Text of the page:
The Ultimate Guide to Fly Fishing for Carp
From trash fish to your new favorite species to catch on the fly.
Casting a fly for carp is like dragging a piece of fried chicken through the local seniors’ center. If it looks good and moves slowly enough, something will eventually try to gum it to death. Oddly enough, fly fishing for the toothless common carp is hot, a long-simmering trend that’s grown dramatically over the past three years.
Carp are wary and smart and frequently hit 20 to 30 pounds. They sometimes feed in clear, shallow water, where they can be seduced with flies similar to those used for trout. There are now carp-on-the-fly fans from Washington state east to New York and Massachusetts, as well as in Europe. Books and videos on the subject are starting to appear. The staid International Game Fish Association now keeps fly-rod carp records. This is the next big deal.
Common Carp as a Cultural Icon
Flyfishermen, who can romanticize just about anything, are even calling them “golden ghosts” or “golden bones,” comparing the shallow-water habits of freshwater carp with those of saltwater bonefish. This is a real stretch. Since their introduction to North America in the mid-19th century, carp have been widely seen as nothing but trash fish here.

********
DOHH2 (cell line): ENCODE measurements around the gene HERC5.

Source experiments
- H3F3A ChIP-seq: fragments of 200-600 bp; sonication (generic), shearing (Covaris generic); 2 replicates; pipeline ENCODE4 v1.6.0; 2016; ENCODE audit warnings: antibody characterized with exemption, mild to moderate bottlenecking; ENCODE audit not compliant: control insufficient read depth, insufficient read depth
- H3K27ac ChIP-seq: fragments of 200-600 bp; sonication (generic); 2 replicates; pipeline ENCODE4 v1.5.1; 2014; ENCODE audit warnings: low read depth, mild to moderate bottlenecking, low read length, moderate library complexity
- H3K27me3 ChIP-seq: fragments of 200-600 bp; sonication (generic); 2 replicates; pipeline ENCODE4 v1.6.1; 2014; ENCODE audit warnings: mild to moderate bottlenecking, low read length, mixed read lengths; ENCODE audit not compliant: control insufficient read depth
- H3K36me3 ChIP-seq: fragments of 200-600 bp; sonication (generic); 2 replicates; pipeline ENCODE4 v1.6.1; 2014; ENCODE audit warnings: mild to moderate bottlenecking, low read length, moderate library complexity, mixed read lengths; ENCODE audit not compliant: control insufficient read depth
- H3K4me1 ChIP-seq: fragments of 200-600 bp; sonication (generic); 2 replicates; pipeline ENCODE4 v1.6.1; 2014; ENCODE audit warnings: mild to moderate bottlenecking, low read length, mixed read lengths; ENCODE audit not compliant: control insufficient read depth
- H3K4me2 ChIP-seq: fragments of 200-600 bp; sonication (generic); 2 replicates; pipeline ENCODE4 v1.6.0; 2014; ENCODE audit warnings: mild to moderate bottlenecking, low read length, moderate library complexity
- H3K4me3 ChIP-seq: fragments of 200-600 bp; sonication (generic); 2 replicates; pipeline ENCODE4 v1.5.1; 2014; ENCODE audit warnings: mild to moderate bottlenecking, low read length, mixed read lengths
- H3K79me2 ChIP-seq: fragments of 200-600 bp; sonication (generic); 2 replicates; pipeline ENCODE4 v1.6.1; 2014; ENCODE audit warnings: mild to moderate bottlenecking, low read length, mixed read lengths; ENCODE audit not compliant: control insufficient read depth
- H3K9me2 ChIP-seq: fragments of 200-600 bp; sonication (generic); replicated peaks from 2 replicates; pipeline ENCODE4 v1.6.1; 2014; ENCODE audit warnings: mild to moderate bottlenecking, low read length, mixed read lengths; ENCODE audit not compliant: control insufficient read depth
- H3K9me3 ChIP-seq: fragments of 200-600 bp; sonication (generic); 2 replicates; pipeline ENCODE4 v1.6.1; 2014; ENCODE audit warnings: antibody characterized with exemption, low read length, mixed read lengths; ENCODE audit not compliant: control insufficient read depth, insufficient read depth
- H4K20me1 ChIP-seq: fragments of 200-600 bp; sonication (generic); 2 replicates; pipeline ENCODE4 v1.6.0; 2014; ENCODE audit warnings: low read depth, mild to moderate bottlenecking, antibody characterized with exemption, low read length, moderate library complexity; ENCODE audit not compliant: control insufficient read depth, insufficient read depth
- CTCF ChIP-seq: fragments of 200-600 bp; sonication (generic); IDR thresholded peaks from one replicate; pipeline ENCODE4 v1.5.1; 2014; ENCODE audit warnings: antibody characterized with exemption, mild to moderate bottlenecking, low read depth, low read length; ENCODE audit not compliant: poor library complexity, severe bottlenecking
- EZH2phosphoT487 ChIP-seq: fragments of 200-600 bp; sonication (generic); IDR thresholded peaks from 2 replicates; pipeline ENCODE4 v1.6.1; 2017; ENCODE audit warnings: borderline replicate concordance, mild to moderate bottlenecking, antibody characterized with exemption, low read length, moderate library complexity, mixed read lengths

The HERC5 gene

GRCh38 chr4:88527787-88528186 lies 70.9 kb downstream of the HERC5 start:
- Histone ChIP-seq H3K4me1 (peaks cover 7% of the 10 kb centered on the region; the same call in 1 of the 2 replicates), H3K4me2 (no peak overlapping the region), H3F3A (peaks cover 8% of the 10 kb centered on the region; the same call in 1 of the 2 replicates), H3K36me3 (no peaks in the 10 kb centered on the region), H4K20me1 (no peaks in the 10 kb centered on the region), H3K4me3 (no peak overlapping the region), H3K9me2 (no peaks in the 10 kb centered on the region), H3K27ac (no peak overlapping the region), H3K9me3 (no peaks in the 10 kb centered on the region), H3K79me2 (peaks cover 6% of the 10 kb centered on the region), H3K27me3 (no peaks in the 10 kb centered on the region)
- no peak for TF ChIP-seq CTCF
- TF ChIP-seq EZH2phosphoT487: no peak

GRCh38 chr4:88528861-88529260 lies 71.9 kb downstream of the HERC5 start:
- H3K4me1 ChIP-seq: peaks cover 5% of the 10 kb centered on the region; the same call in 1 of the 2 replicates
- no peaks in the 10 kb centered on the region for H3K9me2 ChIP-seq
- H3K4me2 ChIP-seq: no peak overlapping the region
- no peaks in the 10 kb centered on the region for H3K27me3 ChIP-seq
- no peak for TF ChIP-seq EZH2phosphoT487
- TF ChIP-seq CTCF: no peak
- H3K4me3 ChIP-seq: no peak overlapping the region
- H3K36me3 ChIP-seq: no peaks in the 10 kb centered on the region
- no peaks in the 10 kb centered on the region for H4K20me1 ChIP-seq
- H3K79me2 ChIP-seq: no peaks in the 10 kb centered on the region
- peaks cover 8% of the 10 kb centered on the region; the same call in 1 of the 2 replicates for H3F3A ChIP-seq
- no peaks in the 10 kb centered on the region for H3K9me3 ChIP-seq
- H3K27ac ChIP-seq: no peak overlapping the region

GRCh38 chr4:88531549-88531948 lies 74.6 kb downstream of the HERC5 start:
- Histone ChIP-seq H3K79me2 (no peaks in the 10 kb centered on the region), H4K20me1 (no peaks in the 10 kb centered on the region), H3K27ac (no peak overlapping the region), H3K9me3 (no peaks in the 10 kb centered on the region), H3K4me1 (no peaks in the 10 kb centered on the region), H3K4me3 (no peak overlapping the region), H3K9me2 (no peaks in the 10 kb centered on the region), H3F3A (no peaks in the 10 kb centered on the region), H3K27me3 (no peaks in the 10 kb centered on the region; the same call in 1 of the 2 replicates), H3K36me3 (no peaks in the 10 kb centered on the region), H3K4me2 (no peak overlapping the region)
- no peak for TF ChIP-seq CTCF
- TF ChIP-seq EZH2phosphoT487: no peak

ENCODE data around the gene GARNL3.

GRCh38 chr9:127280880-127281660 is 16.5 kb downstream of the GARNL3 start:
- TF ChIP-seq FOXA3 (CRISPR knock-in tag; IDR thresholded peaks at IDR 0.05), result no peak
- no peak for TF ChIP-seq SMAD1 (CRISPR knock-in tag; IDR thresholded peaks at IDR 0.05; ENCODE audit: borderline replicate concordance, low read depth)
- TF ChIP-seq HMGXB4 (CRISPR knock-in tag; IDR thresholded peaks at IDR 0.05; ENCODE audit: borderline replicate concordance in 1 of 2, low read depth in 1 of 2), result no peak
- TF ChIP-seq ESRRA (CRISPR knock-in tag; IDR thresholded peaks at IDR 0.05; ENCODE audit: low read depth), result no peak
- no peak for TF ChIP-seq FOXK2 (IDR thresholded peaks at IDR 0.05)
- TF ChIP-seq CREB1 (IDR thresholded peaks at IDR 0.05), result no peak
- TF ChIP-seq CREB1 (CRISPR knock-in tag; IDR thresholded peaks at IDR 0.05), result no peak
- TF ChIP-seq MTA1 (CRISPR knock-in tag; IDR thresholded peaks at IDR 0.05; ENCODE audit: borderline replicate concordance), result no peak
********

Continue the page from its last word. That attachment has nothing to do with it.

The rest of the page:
Carp are not pretty like brook trout. They don’t leap like smallmouth bass. They don’t make blazing runs like steelhead (or bonefish). They are, instead, coarsely scaled, rubber-mouthed bottom feeders with large round eyes that seem to express perpetual surprise.
On the plus side, carp have become almost ubiquitous in waters across the United States. The best fly fishing involves stalking them in shallow water, which is fun, and a large, hooked carp will run well into your backing, albeit more like a Mack truck than a Ferrari.
Given that perspective, you need to take your fly rod out for these fish. I did that last spring with a pair of fly fishing experts in Michigan, where I got over—well, almost over—a lifetime of disdaining carp.
Shallow-Water Carp Tactics
On a basic level, all you need to know is three things to hook a carp on the fly:
Cast ahead of tailing fish.
Let your fly sink; twitch it slightly.
Set the hook when you feel a gentle tug.
According to guide David McCool, the key to fishing for carp in two to four feet of water is to go slow and easy. “If you splash or stumble, they’ll spook,” he told me.
“Cast in front of one of the fish, then twitch the fly just a little as it sinks,” he advised when we spied some carp tailing in the Lake Michigan shallows. “That’ll get the carp’s attention. Let the fly sink to the bottom, and the carp will follow it down. When the fish sucks up the fly, the take will be hard to feel. Hold your rod tip right down on the water and keep a straight line to the fly. That way you’ll feel a little tug when the carp eats, and you can set the hook.”
I followed the directions and saw the carp tilt downward. When I felt a little tug, I tugged back. There was a huge surface boil as the hooked fish bolted for deep water, eventually coming back under rod pressure to thrash around our knees.
That’s how it works. Go slow and easy, and it’ll work for you, too.